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Sunday, April 04, 2004 - Page updated at 12:00 A.M.
By Bob Sherwin
SAN DIEGO The acquisition of utility player Jolbert Cabrera just before regular-season rosters were set last night underscored the Mariners' concern over third baseman Scott Spiezio's back injury.
Cabrera, 31, played 128 games for the Los Angeles Dodgers last season, hitting .282 with 32 doubles, six home runs and 37 runs batted in. He has played eight positions in his six-year big-league career with Cleveland and Los Angeles, mostly in the outfield. He has played third base in 35 of his 448 big-league games.
"With Scott Spiezio unavailable for the start of the season, we felt it was important to have a versatile, veteran infielder to give (manager) Bob (Melvin) flexibility off the bench," general manager Bill Bavasi said in a statement. "Jolbert can play a variety of positions."
There was still no word on the nature of Spiezio's injury, which was triggered when he stepped awkwardly on the mound in a March 25 spring game. He has been examined by back specialists in Phoenix and will join the team for Tuesday's season opener in Seattle. Spiezio was placed on the 15-day disabled list, retroactive to March 28.
In the trade for Cabrera, the Mariners sent two minor-league pitchers to the Dodgers, right-hander Aaron Looper and left-hander Ryan Ketchner. Looper, 27, son of Benny Looper, Mariners vice president of player development, was 1-0 with a 1.97 earned-run average in six spring games. He appeared in six games for the Mariners last season. Ketchner, 21, was 14-7 with a 3.45 ERA in 31 games for Class A Inland Empire last season.
Utility infielder Ramon Santiago, acquired from Detroit for shortstop Carlos Guillen, was optioned to AAA Tacoma to make room for Cabrera.
The Mariners, who will open the season with 12 pitchers, kept lefty Mike Myers instead of veteran lefty Terry Mulholland to get down to the roster limit of 25. Mulholland, a camp invitee, is free to sign with any team.
Bloomquist to start at third
Willie Bloomquist, who made the Opening Day roster for the second straight year, will start at third base Tuesday.
Bloomquist has hit only .219 this spring, but Melvin believes he is coming around.
Bloomquist had two hits last night in the exhibition game against San Diego, a double in the third inning and a hard single in the fifth. He also made a nice play, charging a slow bouncer and finishing with a strong throw to nail the runner by a step.
"I've been working all spring trying to find the right timing mechanism," Bloomquist said. "I struggled early on but the past week or so I've been able to fine-tune things."
Bloomquist, who hit .250 in 89 games last season, knows the club wants him to hit better. But he understands that his glove will keep him playing.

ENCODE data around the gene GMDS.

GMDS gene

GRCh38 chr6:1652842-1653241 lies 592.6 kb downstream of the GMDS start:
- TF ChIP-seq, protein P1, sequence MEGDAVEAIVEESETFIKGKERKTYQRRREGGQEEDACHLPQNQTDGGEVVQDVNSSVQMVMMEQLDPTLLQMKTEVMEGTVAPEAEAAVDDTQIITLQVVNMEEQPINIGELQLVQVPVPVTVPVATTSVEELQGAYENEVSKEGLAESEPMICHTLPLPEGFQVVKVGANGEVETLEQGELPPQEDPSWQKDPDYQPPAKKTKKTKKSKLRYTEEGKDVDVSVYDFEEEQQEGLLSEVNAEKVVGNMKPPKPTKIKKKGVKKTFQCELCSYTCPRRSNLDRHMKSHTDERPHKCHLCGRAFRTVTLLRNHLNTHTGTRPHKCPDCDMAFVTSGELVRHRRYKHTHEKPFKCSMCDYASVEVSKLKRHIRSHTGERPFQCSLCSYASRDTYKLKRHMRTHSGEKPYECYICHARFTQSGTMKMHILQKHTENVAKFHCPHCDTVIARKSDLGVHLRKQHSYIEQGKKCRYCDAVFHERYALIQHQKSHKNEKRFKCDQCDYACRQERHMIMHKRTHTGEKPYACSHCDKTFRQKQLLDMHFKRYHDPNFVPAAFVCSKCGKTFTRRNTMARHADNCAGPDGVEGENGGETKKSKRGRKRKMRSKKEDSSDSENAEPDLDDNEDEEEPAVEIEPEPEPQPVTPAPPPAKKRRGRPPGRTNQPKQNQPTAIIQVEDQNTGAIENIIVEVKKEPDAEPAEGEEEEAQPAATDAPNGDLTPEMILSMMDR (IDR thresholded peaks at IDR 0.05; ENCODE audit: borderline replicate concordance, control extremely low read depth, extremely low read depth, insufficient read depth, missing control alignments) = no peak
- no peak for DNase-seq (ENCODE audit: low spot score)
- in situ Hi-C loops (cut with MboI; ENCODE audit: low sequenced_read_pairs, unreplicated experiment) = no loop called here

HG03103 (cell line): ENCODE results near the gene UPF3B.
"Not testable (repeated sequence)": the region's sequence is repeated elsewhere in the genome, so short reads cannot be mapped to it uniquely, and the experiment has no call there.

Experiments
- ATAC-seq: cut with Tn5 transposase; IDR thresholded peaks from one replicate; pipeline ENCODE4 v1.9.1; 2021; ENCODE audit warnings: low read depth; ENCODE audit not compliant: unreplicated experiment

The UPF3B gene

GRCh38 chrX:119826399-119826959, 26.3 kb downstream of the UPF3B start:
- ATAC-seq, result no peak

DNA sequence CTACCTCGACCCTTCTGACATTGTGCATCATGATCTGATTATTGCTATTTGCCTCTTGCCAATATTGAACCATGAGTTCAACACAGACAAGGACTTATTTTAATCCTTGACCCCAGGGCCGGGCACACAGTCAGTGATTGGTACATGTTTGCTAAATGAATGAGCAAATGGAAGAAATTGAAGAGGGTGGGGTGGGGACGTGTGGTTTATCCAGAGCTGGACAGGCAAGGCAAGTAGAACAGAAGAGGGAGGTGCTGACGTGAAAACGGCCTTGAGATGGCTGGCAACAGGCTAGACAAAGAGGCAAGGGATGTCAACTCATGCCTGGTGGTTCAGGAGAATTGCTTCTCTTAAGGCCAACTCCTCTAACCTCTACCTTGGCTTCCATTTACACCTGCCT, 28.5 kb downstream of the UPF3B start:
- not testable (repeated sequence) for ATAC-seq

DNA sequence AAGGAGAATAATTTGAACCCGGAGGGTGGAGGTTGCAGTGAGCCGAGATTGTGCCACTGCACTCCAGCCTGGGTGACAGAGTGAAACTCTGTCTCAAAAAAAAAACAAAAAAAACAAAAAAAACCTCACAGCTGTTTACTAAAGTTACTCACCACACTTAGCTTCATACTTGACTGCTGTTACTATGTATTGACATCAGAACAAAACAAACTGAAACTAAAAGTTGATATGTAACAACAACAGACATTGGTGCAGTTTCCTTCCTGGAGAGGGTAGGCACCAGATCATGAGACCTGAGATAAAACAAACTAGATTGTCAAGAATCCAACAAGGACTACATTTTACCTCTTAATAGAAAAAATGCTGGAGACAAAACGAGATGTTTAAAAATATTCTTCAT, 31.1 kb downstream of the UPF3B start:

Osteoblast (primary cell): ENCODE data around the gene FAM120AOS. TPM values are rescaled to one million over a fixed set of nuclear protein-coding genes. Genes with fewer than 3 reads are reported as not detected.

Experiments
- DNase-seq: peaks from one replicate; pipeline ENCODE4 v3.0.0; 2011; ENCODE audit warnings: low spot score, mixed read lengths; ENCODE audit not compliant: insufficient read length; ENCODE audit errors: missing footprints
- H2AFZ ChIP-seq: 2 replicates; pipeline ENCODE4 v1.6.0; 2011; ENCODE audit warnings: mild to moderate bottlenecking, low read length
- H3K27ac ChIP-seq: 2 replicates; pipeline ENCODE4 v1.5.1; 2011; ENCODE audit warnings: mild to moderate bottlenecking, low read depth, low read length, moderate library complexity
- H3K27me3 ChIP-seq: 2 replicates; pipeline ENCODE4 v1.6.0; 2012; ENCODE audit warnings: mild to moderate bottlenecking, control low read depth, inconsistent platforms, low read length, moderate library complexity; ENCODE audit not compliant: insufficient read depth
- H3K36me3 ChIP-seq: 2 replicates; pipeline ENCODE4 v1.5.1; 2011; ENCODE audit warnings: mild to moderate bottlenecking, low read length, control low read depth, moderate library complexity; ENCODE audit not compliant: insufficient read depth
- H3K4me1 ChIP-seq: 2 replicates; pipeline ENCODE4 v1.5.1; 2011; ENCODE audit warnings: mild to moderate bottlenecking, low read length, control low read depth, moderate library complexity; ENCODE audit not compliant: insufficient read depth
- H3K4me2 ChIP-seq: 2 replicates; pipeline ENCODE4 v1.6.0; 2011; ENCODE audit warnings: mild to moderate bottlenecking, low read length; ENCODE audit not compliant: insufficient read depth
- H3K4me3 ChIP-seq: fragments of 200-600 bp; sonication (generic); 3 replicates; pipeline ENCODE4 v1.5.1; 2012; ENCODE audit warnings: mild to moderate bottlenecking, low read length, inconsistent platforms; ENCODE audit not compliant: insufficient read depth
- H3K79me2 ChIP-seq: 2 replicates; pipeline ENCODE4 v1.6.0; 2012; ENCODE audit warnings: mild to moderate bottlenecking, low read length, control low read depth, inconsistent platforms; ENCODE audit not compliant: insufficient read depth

"I just want to play solid. I'd like to play solid defensively and be somewhat of an offensive contributor as well," Bloomquist said. "I don't want to be just a defensive specialist. But first and foremost is to play good defense, and secondly, make something happen offensively."
He doesn't like the fact that he assumed his position because of an injury.
"I feel terrible about Scott. He's a great guy and had been planning to come in here and be an impact guy," Bloomquist said. "I know he's disappointed about it and I'm disappointed for him.
"The timing couldn't have been any worse. From the team's standpoint, he was the guy we were counting on. That's what I have to do now, step in and play solid."
Franklin, Garcia allow homers
The Mariners sent out two starting pitchers to try to calm the Padres last night in their 7-4 victory, the first big-league game, albeit unofficial, at Petco Park.
Ryan Franklin worked the first three innings, allowing a two-run home run to Brian Giles. Then Freddy Garcia, who was rained out of his start Friday in Phoenix, went three innings, giving up solo home runs to Mark Loretta and Ryan Klesko in the sixth. Klesko's tied the score at 4-4.
Ibanez streak snapped
Mariners outfielder Raul Ibanez entered last night's game with 11 hits in his previous 11 at-bats. But in his first at-bat, he lined out to left field in the second inning. But in the seventh, he singled to right, driving in the go-ahead run.
Eddie almost ready
Closer Eddie Guardado, who had some knee soreness earlier in camp, did not get as much work as the club would have liked this spring. He appeared in only seven games.
Guardado is expected to pitch in the spring finale against the Padres today.
"If he has a good bullpen and an outing (today)," Melvin said, "he'll be ready to go."
Ichiro made a fine running catch of a hard-hit ball by Jay Payton in the right-center gap. He caught up to it after a long run then stretched to bring it down.
The Mariners have been on a hitting tear. They had 54 hits and 39 runs in their previous three games while hitting .415 as a team.
Mariners reserve Hiram Bocachica, playing right field, flipped cleats over cranium after he ran into a low wall chasing a foul ball in the eighth inning. The crowd of 36,594 moaned, but he got up quickly and trotted back to his position.
Copyright © 2004 The Seattle Times Company
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